The process to sign up for this library is as easy as 1-2-3: (1) you create an account; (2) you choose the learning resource you want to borrow; (3) you click “request this resource” right there on its page.

There are no late fees and the borrowing times are generous. We just received our book and we do not have to return it until December. Yes, you read that right. Continue reading »

You can also ask for resources ahead of time, to have them staggered. The process is very intuitive as you work your way through the borrowing windows.

Many resources are available as downloadable images and PDFs. You will find that you may not need to borrow physical books that often, but, of course, it depends on your needs and your children’s ages and level of interest in art.

There are CDs to borrow, too, and DVDs with all sorts of art documentaries. One other resource I would recommend are the videos on the YouTube channel of the National Gallery. You will learn so much about the two buildings in D.C., who donated the land and the money, how and why it is not part of the Smithsonian Institution, and about the collections themselves.

Our family lives about eight hours away from the National Gallery. We have already visited the Smithsonian in D.C. and walked past the National Gallery, but, alas, we only had time for the Air and Space Museum and the Natural History Museum. The next time we visit D.C., which I hope is later this year, we will definitely have to go into the National Gallery.

There are collections we can view ahead of time on their website, so that the children may feel excited about seeing these masterpieces in person. Also, there are treasure hunts. These Family Guides which you can print at home or request when you get there will enhance your visit as you go from gallery to gallery.


Prince Albert, Homeschooling Dad

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After watching Victoria on PBS for a few weeks, I was very interested in learning more about Prince Albert, her husband. My local library carries The Uncrowned King: The Life of Prince Albert, the most comprehensive biography of Prince Albert, written by Stanley Weintraub. I read it after watching Weintraub’s lecture about the book on YouTube.

Uncrowned King: The Life of Prince Albert

The most comprehensive biography of Prince Albert – I learned a lot from it

Through it all, I learned that Prince Albert was a wonderful homeschooling dad to his nine children. Albert and Victoria enjoyed 17 years of a happy marriage until his unfortunate death at the relatively young age of 42. Prince Albert wrote about his children’s studies extensively in his diary, which makes him a blogging dad by modern standards. So what kind of education did he give his royal children? Continue reading »

We know that he taught some of the subjects and for others he hired private tutors. The children had their own garden plots at Osborne House, the royal family private residence on the Isle of Wight. They tended to their farm animals. They also took piano lessons, French, German, Latin, history and math. How to write and read English was taught as well, of course.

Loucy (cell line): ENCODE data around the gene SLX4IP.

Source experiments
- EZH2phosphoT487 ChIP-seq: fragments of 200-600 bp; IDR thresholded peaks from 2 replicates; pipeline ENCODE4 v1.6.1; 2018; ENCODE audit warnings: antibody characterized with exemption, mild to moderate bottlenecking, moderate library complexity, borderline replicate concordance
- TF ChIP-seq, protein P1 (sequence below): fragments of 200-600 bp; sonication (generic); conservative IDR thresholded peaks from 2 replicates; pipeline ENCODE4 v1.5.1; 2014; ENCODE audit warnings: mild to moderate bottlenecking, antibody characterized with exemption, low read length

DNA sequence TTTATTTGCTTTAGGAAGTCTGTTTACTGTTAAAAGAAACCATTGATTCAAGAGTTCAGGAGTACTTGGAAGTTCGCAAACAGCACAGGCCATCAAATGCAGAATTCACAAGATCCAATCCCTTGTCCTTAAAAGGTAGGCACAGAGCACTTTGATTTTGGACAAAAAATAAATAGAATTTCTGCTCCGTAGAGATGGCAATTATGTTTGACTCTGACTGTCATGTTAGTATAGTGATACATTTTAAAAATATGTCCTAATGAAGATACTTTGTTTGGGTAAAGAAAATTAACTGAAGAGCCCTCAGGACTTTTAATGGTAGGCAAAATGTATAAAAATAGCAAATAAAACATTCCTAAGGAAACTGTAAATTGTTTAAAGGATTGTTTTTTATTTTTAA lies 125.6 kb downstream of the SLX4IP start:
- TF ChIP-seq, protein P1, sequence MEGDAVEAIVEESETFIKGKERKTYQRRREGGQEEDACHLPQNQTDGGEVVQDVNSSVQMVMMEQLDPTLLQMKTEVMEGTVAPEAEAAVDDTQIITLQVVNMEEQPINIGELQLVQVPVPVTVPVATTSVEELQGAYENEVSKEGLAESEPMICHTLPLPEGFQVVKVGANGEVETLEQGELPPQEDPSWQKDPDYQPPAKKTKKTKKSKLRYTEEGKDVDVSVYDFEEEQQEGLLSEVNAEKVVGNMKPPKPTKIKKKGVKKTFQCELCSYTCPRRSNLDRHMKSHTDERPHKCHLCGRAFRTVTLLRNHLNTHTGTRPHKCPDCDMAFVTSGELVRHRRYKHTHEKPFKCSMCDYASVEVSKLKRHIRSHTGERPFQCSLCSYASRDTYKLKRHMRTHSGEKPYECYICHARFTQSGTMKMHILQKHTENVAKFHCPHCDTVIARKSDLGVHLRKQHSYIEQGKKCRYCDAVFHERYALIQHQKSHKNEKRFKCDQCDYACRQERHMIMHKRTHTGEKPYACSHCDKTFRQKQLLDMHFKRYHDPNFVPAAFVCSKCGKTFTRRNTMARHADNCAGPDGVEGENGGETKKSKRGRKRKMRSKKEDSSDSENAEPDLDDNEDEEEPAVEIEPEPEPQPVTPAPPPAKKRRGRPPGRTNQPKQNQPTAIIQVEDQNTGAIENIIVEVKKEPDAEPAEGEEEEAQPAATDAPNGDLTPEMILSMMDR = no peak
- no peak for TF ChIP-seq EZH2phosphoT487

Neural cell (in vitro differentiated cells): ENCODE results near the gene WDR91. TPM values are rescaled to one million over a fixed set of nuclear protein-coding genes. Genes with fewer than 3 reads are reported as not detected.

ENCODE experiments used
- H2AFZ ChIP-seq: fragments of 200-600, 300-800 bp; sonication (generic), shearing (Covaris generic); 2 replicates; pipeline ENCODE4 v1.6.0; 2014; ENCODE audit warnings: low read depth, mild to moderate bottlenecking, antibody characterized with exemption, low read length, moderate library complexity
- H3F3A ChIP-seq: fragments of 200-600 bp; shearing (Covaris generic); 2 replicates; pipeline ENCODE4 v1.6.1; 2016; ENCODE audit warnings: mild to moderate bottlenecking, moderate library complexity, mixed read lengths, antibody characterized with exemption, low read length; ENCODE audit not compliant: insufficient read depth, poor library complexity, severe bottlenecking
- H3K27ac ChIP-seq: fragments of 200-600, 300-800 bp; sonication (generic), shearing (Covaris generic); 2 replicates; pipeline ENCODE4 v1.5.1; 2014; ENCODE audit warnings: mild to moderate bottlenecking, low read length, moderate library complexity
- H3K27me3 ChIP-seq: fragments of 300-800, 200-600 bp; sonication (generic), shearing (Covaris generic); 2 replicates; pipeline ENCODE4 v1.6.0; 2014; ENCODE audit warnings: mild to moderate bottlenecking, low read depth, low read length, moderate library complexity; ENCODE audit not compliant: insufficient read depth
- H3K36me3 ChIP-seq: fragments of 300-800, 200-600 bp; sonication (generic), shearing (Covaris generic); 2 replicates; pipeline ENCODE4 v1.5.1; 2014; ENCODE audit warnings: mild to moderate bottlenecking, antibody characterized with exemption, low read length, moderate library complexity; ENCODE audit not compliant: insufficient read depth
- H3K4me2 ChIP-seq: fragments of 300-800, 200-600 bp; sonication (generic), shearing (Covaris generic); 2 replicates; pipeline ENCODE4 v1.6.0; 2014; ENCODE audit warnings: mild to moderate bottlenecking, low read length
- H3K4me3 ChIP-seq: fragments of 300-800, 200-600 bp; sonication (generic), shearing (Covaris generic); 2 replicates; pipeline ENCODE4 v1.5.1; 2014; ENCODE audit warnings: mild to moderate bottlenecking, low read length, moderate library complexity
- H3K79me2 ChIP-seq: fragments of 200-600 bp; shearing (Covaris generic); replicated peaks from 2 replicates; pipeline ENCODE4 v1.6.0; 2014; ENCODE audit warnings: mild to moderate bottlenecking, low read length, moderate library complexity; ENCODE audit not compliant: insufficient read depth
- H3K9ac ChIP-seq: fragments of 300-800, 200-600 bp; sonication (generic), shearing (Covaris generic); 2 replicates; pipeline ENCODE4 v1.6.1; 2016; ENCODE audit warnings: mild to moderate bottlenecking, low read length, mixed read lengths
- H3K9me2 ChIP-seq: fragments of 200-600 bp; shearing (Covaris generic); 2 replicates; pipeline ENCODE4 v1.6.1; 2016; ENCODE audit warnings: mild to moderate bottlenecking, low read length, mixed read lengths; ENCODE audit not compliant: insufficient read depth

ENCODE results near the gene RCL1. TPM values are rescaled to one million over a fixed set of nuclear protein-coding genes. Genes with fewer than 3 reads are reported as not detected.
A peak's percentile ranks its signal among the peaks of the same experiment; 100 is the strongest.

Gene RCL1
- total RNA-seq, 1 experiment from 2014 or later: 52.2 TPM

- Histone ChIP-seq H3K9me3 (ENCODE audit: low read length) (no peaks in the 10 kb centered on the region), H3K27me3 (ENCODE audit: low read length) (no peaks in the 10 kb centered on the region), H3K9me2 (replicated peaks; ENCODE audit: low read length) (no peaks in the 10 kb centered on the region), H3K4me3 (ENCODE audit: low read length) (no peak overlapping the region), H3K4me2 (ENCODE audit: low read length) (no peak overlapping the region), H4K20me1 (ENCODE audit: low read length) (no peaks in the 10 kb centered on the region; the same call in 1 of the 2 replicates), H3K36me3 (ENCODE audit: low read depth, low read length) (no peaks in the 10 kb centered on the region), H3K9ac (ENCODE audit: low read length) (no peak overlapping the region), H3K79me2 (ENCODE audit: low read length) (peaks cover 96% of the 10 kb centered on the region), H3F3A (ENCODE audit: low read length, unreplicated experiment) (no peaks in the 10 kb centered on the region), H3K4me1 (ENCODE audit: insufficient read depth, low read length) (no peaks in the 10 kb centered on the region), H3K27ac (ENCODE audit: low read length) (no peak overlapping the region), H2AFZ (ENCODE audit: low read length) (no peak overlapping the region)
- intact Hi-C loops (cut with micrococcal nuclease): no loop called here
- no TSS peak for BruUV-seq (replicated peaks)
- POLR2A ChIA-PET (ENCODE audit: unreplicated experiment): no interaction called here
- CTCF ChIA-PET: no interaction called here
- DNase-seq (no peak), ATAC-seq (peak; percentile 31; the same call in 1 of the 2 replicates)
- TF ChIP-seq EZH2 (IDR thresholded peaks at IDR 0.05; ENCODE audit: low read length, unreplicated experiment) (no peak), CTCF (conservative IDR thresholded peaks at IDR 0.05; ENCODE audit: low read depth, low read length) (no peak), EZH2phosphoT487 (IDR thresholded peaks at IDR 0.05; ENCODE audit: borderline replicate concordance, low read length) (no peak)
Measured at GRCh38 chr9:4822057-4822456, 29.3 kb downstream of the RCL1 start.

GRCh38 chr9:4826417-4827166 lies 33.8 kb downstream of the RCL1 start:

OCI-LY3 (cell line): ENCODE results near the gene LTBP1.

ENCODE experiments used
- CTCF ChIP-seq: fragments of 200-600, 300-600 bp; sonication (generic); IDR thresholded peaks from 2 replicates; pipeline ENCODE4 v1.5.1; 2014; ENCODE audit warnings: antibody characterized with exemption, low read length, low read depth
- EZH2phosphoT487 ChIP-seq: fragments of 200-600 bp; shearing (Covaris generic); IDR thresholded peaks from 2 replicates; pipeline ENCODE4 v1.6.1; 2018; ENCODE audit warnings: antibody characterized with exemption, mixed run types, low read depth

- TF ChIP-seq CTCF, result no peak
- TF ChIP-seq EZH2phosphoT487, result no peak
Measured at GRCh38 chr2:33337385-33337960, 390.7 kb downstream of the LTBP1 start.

As they grew older, they learned to fish, shoot guns, and hunt with their father. The girls learned to embroider. Special attention was given to art: painting with watercolors and sketching, as well as art appreciation. The royal couple had an impressive art collection for the children to enjoy.

Prince Albert was a Chancellor at Cambridge University and brought about educational reform in that institution, based on the standards of German universities that he had attended or visited. Until his tenure, Cambridge did not teach science or any history after medieval times. As you might imagine, he had an uphill battle with the academics of his time, but he managed to improve the curriculum.

After the first World Fair, The Great Exhibition of 1851, which Prince Albert organized through multiple committees, he was able to use some of the money earned through tickets to buy land in South Kensington, in order to establish a series of museums and institutions of learning. Known today as “museum row,” that area of London continues to be one of the most visited places in the world.

The other part of the money was placed in interest-bearing accounts in banks. The interest earned by that money is used to this day to foster learning and support scientists and artists. Another Prince Consort handles those funds today: Prince Philip, Queen Elizabeth II’s husband. Several Nobel laureates and famous artists have benefited from the funds which can be traced down to Prince Albert and his Great Exhibition.

In those days, corporal punishment was part of the normal way of educating a child, so yes, he administered it. Other than that, we cannot find much fault with his homeschooling.


Standardized Testing

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Last week, my children took their annual standardized tests at our umbrella school in Knoxville. In Tennessee, one can sign up under the local school district, or with an umbrella school. Umbrella schools come in different shapes, forms and sizes. Some are remote places that will not require much of you in exchange for the piece of paper which shows that you are not truant.

Terra Nova 3 test prep materials

Test Prep books we used – our test is called Terra Nova 3.

Others are local brick-and-mortar schools with a homeschool umbrella program. As such, they will give your child a diploma when high school graduation comes around. The diploma will not even mention the word “homeschool,” which makes the umbrella school hold parents to a high standard. Many such local umbrella schools require annual testing.  Continue reading »

Our umbrella school, Berean Christian School in Knoxville, requires testing starting in second grade, with an optional test in first grade. I know people who are not registered officially to homeschool for fear that their children will be required to test. The conspiracy theories abound among such people. That their children will freeze and not score high or, on the contrary, do a great job, but the test providers will give them a bad score, which forces the parents to put them in public school etc.

I have made up my mind that I will not be truant. We live in a free world, governed by laws. As long as I follow the law of the land, I want to believe that nobody will come knocking on my door to ask for my children. I have documentation on hand which shows we are registered legally for homeschooling in the State of Tennessee.